Kindle App for the iPhone

Image by Yuya Tamai (CC by 2.0)

Last week’s post featured some of the highlights of the Kindle and Kindle app for the PC for classroom use. The Kindle app for the iPhone is one more choice in this category. Kindle for the iPhone offers fun, on-the-go options for reading — anywhere, any time. Once you’ve installed the free app, you can send copies of all your e-books from your account to your iPhone. (This is another nice feature of Kindle books — you can have all your books available on all your devices, and never again be caught without something to read!)

One thing you’ll notice right away about the iPhone app is how smooth page-turning is: swipe your finger left to right to move ahead, left to right to turn back a page, and the app gives the impression of real pages turning. It’s a nice touch. 
There are other appealing features. Tap the top of the screen for options to brighten or darken the background. You can also choose the background colour — black is perfect for reading late at night if you want to leave your roommate(s) undisturbed. Use the font size icon to zoom in/out — the pinch-to-zoom feature on some models of the iPhone (4 and 4s) is at times unreliable. To highlight and make notes, tap, hold and drag to select text, then choose from options to either annotate, highlight or share (Twitter, Facebook) what you’ve selected. Tap and hold a word to activate the dictionary look-up. Tap the open book icon at the bottom of the page to view your highlights and notes.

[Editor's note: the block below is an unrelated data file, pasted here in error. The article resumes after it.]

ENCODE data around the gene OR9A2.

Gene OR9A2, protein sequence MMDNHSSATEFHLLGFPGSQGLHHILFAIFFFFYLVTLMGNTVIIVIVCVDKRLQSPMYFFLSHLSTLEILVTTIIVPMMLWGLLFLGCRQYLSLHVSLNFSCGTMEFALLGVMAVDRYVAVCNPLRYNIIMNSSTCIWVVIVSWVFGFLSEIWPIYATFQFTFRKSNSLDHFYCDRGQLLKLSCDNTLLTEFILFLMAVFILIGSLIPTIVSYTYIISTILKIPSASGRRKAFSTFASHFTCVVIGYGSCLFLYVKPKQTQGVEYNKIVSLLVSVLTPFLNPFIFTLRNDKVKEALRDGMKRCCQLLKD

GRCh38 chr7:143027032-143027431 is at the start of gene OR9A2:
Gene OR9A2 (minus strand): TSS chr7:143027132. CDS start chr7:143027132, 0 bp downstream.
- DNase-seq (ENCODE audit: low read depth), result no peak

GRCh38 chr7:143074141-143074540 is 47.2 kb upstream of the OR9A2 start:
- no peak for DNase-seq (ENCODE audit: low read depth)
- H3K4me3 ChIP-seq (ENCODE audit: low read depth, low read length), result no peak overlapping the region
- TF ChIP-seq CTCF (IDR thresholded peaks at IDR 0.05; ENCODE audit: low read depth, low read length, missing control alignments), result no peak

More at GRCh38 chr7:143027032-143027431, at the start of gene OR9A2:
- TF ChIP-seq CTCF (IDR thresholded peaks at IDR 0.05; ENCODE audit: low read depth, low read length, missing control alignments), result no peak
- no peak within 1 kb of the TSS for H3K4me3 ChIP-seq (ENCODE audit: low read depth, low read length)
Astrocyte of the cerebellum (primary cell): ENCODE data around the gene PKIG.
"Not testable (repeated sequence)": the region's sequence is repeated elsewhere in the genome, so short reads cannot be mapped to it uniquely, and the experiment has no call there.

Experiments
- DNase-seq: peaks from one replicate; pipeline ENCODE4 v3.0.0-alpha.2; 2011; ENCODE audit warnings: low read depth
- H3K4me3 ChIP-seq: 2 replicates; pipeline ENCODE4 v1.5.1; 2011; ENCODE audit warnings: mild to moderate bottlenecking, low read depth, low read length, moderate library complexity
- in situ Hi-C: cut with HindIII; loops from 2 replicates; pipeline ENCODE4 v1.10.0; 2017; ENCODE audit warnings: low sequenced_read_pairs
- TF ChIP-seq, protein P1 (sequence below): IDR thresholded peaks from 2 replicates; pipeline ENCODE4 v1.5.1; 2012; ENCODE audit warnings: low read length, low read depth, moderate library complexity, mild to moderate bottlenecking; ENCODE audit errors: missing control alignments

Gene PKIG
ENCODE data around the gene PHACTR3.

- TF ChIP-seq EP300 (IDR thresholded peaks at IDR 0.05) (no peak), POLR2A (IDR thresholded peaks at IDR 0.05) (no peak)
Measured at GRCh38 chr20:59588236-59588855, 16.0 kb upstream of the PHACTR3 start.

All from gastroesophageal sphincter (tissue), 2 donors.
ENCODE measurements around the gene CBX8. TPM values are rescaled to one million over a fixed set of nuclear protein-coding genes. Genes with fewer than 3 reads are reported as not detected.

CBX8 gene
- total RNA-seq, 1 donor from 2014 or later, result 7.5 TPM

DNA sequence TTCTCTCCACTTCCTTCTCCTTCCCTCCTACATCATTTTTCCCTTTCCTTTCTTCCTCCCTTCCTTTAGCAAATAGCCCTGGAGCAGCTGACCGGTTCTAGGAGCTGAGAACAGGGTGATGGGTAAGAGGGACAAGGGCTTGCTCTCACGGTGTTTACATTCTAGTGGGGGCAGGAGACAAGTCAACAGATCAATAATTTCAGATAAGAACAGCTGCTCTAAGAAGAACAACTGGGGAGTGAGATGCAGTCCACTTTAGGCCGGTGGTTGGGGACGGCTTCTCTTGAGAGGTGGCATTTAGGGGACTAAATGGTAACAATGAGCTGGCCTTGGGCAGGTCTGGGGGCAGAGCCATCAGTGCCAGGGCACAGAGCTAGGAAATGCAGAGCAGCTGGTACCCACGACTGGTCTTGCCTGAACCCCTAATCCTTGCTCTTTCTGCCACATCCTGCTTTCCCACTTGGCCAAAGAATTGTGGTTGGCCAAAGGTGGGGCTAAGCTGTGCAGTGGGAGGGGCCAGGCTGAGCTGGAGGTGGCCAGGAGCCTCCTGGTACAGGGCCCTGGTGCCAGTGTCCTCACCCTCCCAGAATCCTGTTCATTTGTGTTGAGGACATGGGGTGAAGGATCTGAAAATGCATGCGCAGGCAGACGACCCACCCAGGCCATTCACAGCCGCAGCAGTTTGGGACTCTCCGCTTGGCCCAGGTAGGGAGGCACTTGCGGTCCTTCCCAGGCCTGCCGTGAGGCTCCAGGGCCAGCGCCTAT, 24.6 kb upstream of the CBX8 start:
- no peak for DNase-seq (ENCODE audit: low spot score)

These are all standard Kindle options and help to make the Kindle and Kindle apps good overall options for e-reading. They offer most of the features teachers look for in order to provide differentiated learning. They’re flexible and easy to navigate. And they’re fun. Give your students time to explore the features and options, and soon they’ll be building impressive e-book libraries of their own.

But like the Kindle for PC app, the iPhone app has no text-to-speech capability. And unfortunately, the Kindle iPhone app (tested on an iPhone 4s) does not allow the reader/user to copy and paste text from a Kindle book. This means that you won’t be able to use inexpensive text-to-speech software, such as SpeakIt, to provide reading support.

There may be a workaround to remedy this shortcoming — if anyone knows of a way to do this, please let us know!

Text-to-speech functionality is really one of the best arguments for using e-books with students – especially ELLs and students with learning disabilities. Stanza remains the best option for apps if you want and need this feature. Read more here about how to use the text-to-speech apps.

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